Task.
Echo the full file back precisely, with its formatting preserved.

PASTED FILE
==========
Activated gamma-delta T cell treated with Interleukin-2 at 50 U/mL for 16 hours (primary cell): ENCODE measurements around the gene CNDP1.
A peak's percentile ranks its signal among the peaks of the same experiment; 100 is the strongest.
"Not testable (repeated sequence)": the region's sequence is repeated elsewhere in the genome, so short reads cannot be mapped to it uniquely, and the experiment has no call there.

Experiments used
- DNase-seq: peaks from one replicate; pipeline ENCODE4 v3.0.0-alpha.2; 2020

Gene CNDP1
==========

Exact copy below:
Activated gamma-delta T cell treated with Interleukin-2 at 50 U/mL for 16 hours (primary cell): ENCODE measurements around the gene CNDP1.
A peak's percentile ranks its signal among the peaks of the same experiment; 100 is the strongest.
"Not testable (repeated sequence)": the region's sequence is repeated elsewhere in the genome, so short reads cannot be mapped to it uniquely, and the experiment has no call there.

Experiments used
- DNase-seq: peaks from one replicate; pipeline ENCODE4 v3.0.0-alpha.2; 2020

Gene CNDP1